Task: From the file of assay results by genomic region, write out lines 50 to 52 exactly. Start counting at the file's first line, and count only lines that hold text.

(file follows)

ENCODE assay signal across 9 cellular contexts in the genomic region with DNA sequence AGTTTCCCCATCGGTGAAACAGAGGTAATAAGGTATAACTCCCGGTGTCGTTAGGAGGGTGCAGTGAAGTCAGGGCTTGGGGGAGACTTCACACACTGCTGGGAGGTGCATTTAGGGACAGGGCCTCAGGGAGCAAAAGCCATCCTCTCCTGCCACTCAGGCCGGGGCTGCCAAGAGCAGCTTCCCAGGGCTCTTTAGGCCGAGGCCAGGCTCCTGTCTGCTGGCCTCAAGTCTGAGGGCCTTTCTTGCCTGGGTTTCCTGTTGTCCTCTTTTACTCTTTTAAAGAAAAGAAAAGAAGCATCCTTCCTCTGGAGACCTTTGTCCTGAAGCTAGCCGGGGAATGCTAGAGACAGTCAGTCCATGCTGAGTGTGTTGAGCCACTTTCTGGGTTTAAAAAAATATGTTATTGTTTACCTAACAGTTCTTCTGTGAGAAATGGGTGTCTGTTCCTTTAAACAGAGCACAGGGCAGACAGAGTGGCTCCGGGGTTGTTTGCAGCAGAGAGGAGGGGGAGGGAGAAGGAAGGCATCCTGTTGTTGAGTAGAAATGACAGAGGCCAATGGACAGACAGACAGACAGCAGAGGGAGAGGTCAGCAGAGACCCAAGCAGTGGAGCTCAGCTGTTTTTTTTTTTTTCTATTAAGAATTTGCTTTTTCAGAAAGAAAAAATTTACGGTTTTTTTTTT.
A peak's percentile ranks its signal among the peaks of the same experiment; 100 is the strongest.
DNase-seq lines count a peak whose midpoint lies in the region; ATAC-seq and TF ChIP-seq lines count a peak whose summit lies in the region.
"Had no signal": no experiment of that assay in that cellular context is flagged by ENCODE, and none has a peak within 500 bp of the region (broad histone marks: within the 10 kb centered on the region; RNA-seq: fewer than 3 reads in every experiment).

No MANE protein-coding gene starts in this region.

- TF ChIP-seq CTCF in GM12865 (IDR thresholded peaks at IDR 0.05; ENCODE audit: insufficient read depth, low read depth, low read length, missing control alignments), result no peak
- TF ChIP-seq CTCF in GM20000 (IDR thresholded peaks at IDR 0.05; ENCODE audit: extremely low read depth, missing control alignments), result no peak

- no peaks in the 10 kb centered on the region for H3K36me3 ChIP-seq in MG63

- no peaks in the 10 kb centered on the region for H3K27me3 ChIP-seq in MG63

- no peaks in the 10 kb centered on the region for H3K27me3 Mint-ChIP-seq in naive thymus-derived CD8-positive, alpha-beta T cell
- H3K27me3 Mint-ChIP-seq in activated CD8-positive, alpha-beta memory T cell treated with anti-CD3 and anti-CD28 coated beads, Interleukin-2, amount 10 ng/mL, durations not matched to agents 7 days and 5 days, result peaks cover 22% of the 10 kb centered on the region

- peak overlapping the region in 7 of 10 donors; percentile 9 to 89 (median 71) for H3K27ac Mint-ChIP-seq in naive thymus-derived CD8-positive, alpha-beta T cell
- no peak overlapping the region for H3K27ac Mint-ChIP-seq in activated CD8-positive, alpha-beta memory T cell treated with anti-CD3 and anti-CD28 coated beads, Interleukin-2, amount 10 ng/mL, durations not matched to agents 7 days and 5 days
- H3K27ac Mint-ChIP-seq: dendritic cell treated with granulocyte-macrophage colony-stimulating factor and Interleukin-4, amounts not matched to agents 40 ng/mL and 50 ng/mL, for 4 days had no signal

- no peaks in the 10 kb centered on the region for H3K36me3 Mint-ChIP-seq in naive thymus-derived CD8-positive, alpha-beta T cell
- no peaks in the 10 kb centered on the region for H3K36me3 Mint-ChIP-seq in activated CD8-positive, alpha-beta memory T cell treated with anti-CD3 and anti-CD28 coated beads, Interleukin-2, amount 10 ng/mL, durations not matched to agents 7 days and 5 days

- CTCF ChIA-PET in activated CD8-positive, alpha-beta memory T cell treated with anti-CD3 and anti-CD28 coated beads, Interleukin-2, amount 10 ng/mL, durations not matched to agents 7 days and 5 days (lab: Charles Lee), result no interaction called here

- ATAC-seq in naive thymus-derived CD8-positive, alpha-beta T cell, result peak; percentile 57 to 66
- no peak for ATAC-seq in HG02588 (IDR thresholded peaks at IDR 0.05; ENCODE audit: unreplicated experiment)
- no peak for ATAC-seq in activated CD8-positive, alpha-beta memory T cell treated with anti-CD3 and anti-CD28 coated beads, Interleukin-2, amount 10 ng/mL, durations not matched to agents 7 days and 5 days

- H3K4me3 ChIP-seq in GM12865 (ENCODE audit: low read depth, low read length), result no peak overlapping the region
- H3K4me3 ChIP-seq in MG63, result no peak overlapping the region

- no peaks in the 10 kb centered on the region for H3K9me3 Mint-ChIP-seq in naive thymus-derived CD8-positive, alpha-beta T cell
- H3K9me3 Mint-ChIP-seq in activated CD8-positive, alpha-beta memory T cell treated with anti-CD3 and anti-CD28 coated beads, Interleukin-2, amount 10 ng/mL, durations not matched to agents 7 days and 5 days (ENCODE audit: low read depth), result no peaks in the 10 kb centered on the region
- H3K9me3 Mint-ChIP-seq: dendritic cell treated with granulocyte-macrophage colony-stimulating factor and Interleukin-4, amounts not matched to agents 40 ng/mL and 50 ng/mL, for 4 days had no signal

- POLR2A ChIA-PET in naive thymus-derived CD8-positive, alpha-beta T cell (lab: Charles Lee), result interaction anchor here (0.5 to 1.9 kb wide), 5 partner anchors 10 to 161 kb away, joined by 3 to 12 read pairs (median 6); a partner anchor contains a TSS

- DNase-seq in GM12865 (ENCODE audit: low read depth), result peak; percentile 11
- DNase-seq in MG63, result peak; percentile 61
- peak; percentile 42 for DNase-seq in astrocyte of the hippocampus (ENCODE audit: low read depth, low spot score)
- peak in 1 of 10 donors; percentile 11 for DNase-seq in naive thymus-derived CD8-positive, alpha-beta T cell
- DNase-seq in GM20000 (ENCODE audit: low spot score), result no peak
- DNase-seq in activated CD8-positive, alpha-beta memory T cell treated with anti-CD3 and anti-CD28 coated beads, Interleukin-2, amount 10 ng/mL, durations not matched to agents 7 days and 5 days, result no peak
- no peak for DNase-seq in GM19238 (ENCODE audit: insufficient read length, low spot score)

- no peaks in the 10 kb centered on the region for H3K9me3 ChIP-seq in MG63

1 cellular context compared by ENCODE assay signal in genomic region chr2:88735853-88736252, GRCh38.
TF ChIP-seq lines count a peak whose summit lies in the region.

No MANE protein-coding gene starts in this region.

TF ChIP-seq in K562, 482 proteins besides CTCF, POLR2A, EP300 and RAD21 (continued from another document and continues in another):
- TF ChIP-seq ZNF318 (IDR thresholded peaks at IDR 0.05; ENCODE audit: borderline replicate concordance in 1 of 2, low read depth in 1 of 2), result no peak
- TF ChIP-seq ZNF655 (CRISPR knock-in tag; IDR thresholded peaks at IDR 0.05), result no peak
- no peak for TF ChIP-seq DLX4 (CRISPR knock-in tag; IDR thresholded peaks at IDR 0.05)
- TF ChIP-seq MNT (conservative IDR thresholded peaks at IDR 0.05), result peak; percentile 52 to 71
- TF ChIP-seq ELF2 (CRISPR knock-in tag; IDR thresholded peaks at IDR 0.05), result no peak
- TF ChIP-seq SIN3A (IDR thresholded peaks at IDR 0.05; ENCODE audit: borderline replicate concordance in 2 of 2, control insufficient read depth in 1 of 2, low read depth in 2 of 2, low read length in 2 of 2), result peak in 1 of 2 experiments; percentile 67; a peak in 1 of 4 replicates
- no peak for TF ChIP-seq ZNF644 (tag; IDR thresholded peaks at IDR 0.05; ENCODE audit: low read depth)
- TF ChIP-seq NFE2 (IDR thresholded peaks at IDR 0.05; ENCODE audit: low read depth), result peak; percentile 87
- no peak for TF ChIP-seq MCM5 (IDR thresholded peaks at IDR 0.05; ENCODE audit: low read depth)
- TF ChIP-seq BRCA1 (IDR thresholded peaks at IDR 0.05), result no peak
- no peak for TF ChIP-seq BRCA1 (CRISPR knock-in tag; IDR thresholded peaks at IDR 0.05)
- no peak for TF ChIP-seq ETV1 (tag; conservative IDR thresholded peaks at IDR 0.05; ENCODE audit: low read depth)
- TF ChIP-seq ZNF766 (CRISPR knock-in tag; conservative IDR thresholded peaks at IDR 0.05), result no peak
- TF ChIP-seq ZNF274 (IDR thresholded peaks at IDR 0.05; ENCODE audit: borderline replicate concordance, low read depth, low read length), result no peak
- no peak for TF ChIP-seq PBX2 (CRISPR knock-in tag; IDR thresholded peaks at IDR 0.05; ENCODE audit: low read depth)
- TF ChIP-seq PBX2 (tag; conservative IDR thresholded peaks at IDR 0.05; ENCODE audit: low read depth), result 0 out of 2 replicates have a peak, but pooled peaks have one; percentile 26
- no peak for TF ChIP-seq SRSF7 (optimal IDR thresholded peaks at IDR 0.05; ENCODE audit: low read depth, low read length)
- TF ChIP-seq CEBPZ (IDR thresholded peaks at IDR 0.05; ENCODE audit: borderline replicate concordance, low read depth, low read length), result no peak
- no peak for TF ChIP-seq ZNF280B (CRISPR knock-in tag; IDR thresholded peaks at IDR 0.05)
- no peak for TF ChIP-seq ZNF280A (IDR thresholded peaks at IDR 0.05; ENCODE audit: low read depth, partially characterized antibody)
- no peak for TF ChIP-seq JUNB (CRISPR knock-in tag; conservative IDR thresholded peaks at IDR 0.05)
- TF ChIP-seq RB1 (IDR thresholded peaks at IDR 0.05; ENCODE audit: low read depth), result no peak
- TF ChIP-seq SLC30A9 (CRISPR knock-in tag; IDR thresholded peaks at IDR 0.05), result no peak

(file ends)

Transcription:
- no peak for TF ChIP-seq ETV1 (tag; conservative IDR thresholded peaks at IDR 0.05; ENCODE audit: low read depth)
- TF ChIP-seq ZNF766 (CRISPR knock-in tag; conservative IDR thresholded peaks at IDR 0.05), result no peak
- TF ChIP-seq ZNF274 (IDR thresholded peaks at IDR 0.05; ENCODE audit: borderline replicate concordance, low read depth, low read length), result no peak